• LAB
      October 10, 2012 - 16:31

      Good comment Christopher..If we are a "Have" Province, it might be time to start paying wages on par with other provinces..Immigration certainly isn't a viable option.

  • NowISee
    October 10, 2012 - 07:58

    I lol at the notion of a lack of skilled trades. There is no such thing There is a shortage of union members Open up to apprentices you union reps and lets get Canadians working This is nothing more than a ploy to bring in cheap and inferior labor Most of us are too smart to do the same job here in NL for half the wage Back to the Fort...

  • T
    October 10, 2012 - 07:56

    It doesn't take years of education and experience to see that if the government were to investigate the thousands of people taking advantage of the social assistance program, the majority are fit to work (they just choose to sit home and do nothing!). Force these lazy people out of their houses that are paid for with MY well-earned tax dollars, put them through school and make them work for their income. I am willing to bet that labour shortage would not be a problem them! STOP wasting MY tax dollars on these low-lifes who CHOOSE to not work!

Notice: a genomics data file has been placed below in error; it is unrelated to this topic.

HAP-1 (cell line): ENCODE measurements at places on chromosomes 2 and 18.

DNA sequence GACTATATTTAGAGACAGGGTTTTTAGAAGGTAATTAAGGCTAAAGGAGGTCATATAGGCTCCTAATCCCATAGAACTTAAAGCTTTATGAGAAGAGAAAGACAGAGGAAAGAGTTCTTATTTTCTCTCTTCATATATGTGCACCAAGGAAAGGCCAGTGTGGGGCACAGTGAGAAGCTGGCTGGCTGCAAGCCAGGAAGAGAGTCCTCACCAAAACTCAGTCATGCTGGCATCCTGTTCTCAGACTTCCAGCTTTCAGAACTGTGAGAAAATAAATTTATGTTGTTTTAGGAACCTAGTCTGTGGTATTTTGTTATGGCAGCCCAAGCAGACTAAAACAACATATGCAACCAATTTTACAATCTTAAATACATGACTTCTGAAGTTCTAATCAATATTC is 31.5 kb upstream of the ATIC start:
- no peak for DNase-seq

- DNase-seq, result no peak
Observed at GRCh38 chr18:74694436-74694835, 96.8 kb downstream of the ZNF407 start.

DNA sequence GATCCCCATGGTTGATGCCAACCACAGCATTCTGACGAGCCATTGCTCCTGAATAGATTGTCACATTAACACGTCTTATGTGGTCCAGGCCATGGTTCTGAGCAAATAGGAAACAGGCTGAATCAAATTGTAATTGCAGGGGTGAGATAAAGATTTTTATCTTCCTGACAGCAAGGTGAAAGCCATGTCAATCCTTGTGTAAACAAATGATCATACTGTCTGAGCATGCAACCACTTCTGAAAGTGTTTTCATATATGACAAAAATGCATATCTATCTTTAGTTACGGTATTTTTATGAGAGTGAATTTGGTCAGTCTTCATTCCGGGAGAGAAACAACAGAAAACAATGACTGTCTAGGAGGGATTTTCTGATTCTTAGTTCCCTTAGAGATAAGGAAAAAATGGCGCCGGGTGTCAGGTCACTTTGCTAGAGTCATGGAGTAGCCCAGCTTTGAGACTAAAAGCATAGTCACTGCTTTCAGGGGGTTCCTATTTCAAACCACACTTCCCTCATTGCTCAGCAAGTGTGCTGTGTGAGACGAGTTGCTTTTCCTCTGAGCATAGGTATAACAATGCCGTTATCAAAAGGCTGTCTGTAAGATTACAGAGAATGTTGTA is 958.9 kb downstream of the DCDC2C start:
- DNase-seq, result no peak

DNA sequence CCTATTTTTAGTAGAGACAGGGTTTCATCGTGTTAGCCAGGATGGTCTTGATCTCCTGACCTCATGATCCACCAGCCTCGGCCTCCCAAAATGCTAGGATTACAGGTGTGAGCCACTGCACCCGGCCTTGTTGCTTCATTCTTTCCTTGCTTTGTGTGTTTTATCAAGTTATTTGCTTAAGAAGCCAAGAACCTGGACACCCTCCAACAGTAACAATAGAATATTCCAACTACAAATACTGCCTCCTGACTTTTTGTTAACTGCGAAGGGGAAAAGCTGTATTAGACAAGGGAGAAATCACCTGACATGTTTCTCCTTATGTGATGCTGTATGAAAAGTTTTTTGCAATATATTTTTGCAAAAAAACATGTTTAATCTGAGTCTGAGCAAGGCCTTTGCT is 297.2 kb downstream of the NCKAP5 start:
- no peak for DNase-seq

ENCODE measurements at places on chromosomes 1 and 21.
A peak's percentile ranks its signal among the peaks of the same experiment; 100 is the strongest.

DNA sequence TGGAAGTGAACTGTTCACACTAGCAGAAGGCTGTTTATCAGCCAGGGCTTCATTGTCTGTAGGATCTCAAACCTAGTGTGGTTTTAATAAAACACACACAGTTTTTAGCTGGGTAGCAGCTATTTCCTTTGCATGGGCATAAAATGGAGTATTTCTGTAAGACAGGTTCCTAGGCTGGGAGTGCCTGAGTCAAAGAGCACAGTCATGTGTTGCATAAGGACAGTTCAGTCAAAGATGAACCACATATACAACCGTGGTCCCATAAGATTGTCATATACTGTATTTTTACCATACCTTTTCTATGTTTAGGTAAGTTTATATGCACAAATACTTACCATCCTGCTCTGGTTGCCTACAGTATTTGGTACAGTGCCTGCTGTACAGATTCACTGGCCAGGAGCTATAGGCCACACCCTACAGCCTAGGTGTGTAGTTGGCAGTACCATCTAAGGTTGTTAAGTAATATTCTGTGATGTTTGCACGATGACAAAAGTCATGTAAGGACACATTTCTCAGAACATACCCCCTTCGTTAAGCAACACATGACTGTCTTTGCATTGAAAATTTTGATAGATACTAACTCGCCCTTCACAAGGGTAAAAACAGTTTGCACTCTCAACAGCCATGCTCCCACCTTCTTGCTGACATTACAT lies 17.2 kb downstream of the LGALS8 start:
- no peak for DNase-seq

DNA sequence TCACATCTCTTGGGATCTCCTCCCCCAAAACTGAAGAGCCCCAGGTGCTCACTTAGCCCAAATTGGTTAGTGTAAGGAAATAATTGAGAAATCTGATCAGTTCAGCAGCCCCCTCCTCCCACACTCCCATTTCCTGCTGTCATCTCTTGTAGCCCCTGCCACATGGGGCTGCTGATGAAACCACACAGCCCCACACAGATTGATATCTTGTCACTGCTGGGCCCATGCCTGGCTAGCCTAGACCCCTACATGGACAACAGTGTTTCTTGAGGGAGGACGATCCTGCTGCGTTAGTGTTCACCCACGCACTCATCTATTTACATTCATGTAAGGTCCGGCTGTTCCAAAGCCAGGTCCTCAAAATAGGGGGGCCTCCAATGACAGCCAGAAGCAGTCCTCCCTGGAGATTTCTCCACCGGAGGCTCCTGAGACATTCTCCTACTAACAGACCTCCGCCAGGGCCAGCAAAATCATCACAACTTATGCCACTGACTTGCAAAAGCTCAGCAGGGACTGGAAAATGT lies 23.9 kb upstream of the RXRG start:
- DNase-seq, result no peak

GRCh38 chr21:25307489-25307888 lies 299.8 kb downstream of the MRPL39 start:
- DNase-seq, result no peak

• Cynic
      October 10, 2012 - 10:47

      Thousands? You can document this, I assume. And it isn't just YOUR tax dollars. We all pay taxes, and while I don't want to brag about my own salary, I'd lay money I pay more taxes than you do. And that's the way it should be: make more, pay more. Unlike you, I think my taxes are how I play my part, however small, in supporting this country's social services network, which, by the way, we gave up our country for in 1949. If it was worth the cost of our country then, it's damned well worth preserving now. If you can back up your claim that the majority of people who use our social services network are fit to work and just choose not to, then please do so. I disagree. I think the vast majority of the people who use that network are honest. If I can do my bit to help support them, I don't really mind if a few people get something dishonestly. You can't have a system that size and not have a few people cheating, that's just life. Thousands of people should not be in want just because you don't like a few people cheating. I might need that social services network one day. So might you. If that day ever comes, I'd like to think that the people who paid the taxes, along with me, to create that system, won't begrudge me having to take some of that money. I'd hope the same for you. But if the time ever comes when you need help from this country's social services network, why don't you let me know and I can put a rant like this in the Telegram demanding the government make you get out of your house and stop CHOOSING not to work.